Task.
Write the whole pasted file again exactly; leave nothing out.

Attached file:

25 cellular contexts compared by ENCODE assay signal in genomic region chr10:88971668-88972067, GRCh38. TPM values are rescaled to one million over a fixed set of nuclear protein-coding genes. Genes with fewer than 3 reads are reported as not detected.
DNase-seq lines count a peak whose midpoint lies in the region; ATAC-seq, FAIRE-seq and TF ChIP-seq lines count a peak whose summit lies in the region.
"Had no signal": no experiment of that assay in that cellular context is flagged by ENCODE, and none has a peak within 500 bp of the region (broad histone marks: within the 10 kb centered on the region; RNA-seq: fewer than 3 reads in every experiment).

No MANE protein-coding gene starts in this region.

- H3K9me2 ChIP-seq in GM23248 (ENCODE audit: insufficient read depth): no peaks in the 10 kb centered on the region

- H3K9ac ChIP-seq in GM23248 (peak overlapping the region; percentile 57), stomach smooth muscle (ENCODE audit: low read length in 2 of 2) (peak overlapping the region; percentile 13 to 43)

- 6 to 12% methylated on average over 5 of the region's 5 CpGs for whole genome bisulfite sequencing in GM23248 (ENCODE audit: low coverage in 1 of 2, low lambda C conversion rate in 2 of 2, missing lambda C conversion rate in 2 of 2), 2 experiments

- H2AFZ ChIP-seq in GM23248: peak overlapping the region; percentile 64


25 cellular contexts compared by ENCODE assay signal in genomic region chr10:88971668-88972067, GRCh38. TPM values are rescaled to one million over a fixed set of nuclear protein-coding genes. Genes with fewer than 3 reads are reported as not detected.
DNase-seq lines count a peak whose midpoint lies in the region; ATAC-seq, FAIRE-seq and TF ChIP-seq lines count a peak whose summit lies in the region.
"Had no signal": no experiment of that assay in that cellular context is flagged by ENCODE, and none has a peak within 500 bp of the region (broad histone marks: within the 10 kb centered on the region; RNA-seq: fewer than 3 reads in every experiment).

No MANE protein-coding gene starts in this region.

- H3K9me2 ChIP-seq in GM23248 (ENCODE audit: insufficient read depth): no peaks in the 10 kb centered on the region

- H3K9ac ChIP-seq in GM23248 (peak overlapping the region; percentile 57), stomach smooth muscle (ENCODE audit: low read length in 2 of 2) (peak overlapping the region; percentile 13 to 43)

- 6 to 12% methylated on average over 5 of the region's 5 CpGs for whole genome bisulfite sequencing in GM23248 (ENCODE audit: low coverage in 1 of 2, low lambda C conversion rate in 2 of 2, missing lambda C conversion rate in 2 of 2), 2 experiments

- H2AFZ ChIP-seq in GM23248: peak overlapping the region; percentile 64